Attorney-at-Law

“PAID HUNDREDS OF DOLLARS”

In Uncategorized on 06/06/2016 at 16:10

Larita K. Mallory’s cri de cœur doesn’t move Judge Morrison in Kenneth L. Mallory and Larita K. Mallory, 2016 T. C. Memo. 110, filed 6/6/16.

Ken plunked down heavy bucks thirty years ago for a modified single premium variable life insurance policy. You’ll remember these have a stock-market gambler’s-choice feature, whereby if the invested premium makes money, cash surrender and cover go up. But if the investment tanks, you pony up the actuarial value or lose it all.

Ken hit it big, but borrowed big. He was supposed to pay interest on his borrowing, but never did. He testifies his borrowings were all for living expenses.

Ultimately the sum of Ken’s borrowings plus interest accrued but unpaid overtook cash surrender, so the insurer dumped the policy, treated the wiped out debt and interest as a Section 72 distribution, and gave Ken a 1099-R.

Hence Larita’s handwritten note to IRS on the 1099: “Paid hundreds of $.  No one knows how to compute this using the 1099R from Monarch–IRS could not help when called–Pls send me a corrected 1040 explanation + how much is owed.  Thank you.” 2016 T. C. Memo. 110, at p. 6.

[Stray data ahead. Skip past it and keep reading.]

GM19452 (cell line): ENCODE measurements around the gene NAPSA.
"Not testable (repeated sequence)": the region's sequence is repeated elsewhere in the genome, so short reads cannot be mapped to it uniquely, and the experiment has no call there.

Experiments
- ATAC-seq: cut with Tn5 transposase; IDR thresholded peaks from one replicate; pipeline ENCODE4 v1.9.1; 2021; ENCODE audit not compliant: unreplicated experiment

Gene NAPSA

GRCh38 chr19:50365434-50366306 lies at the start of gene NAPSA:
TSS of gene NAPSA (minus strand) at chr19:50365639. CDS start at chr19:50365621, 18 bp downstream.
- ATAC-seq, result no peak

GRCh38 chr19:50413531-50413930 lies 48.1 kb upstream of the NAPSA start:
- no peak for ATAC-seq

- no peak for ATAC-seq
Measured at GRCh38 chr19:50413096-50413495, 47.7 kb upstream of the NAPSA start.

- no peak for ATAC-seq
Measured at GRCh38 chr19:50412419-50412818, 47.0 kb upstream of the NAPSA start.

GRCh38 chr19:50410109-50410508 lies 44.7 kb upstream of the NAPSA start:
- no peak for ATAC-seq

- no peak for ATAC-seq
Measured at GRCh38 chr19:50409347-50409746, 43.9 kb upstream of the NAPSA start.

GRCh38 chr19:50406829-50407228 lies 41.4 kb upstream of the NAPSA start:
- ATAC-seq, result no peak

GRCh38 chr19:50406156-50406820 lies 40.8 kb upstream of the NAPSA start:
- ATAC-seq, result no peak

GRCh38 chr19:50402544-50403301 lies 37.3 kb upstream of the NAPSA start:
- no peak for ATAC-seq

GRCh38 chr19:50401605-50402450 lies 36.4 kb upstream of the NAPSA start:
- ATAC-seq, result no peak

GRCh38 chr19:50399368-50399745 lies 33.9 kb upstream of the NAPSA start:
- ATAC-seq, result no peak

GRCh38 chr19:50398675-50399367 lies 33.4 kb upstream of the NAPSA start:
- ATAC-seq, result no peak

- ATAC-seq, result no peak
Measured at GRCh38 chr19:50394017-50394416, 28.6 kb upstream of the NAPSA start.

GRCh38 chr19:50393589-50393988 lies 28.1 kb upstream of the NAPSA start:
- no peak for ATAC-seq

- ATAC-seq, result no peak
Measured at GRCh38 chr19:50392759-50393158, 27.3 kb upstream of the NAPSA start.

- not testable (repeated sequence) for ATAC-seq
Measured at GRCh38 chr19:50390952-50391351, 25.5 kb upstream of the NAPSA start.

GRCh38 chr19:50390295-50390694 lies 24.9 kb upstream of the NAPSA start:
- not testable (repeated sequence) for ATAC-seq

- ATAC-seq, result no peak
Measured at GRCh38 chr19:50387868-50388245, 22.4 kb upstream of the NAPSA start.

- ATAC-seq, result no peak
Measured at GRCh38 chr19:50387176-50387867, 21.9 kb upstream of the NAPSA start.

Now this gambit might have worked if Ken and Larita filed timely, which they didn’t, and heeded the advice of the Liberty Tax Service person they consulted, who “…told Larita Mallory that she ‘was going to owe a bunch of money’.” 2016 T. C. Memo. 110, at p. 6. And were readers of this my blog.

Remember Jeff Furnish? No?  Well, see my blogpost “Ambiguity is the Best Policy – Redivivus,” 10/23/13. Jeff did it right. Ken and Larita didn’t.

The insurer “…regularly issued Kenneth Mallory several types of statements relating to the policy and the loans, including:  (1) loan activity confirmations for each loan when the loan was made, (2) yearly notices requesting payment of interest and notifying Kenneth Mallory that any unpaid interest would be capitalized, and (3) quarterly reports of the policy debt and the cash value of the policy.  The Mallorys received these statements.” 2016 T. C. Memo. 110, at p. 5.

What Ken and Larita didn’t do was save every statement, find a number-cruncher with a killer instinct, and have said person go over every minute of the last thirty years looking for any discrepancy. It might cost a “bunch of money,” but would likely be cheaper than the chops Ken and Larita got.

Ken and Larita argue the interest should be deductible, but it was personal interest, and falls into none of the categories blessed by Section 163(h).

Section 72(e)(5)(A) sinks the Mallorys. The borrowings were just that, nontaxable.  When the insurer wrote them off, that was income to Ken and Larita. Plus late-filing and the five-and-ten chop.

 

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